“Under the existing law, it is possible for a person to be subjected to the indefinite penalties of the law of contempt in respect of conduct which, at its worst, could only be described as negligent,” the drafters warned.

While reported instances of contempt committed by the local media in Cayman are few in number, the drafters questioned whether or not this is due in part to the fears expressed by some over the uncertain application of the law to any given situation.

“It may be that the fear of prosecution has deterred them from publishing material that, if published, would or ought not to be regarded as constituting contempt, the so-called chilling effect,” the drafters noted.

Speaking about scandalising the court, the government lawyers also noted that this, like any other aspect of the contempt laws, is not about protecting the sensitivities of judges but to maintain public confidence in the administration of justice and made it clear that judges can be criticised.

“Criticism of a judge or court is not contempt and nor does it become so for being expressed in strong language,” the consultation paper notes. “It seems to be accepted that the offending material must be such as to create a real risk that public confidence in the administration of justice will be undermined."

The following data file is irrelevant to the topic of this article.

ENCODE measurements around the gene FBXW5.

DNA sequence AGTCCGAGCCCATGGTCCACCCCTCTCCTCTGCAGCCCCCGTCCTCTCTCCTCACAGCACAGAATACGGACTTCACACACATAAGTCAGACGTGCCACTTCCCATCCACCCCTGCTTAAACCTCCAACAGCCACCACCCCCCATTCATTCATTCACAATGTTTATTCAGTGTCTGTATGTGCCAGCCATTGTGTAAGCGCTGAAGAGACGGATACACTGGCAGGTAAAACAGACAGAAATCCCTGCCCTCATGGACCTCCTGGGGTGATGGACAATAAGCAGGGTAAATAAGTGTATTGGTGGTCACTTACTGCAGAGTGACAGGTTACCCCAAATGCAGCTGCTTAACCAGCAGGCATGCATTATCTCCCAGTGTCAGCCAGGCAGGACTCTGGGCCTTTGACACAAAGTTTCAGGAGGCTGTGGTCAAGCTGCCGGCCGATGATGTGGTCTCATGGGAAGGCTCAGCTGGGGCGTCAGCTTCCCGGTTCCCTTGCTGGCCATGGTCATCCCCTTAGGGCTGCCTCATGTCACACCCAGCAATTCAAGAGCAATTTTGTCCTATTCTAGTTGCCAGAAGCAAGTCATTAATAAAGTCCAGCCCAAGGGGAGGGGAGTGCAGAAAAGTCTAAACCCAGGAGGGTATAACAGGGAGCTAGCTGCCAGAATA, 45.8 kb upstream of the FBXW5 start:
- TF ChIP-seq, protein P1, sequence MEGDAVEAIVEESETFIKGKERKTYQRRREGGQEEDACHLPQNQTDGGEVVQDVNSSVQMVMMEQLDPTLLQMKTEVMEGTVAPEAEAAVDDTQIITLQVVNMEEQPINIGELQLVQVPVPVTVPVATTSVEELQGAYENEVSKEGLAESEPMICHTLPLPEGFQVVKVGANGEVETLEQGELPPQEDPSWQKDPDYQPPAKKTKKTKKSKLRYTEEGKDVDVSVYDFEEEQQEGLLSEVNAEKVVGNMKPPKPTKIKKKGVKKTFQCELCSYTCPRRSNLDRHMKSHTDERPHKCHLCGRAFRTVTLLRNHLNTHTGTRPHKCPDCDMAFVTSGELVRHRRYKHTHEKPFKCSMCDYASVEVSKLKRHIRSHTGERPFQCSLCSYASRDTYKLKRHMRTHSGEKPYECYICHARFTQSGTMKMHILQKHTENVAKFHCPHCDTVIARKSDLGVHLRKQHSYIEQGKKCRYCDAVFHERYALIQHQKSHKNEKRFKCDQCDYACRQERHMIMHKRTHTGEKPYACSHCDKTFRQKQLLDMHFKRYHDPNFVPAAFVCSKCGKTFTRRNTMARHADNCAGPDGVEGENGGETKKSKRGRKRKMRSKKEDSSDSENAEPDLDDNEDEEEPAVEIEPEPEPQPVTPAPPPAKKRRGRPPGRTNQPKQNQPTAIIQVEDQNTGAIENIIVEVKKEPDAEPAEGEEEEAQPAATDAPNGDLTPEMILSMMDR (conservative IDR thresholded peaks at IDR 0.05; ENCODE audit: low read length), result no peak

Nevertheless, the drafters still warned that some criticism was not acceptable, after all. Recent online comments from anonymous members of the public concerning what the writers thought to be too lenient sentences for sexual offences “have come very close to the red line if they have not actually crossed it,” they add.

The consultation paper is available at or and posted below.

Members of the public are invited to submit their comments on the consultation paper. Submissions should be made no later than 10th April, 2014 and should be posted to the Director, Law Reform Commission, P.O. Box 1999 KY1-1104, delivered by hand to the offices of the Commission at 1st floor dms House, Genesis Close or sent by e-mail to

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  1. Anonymous says:

    This is a thin veil that seeks to muzzle the press, owing to the fact that the law is being introduced now.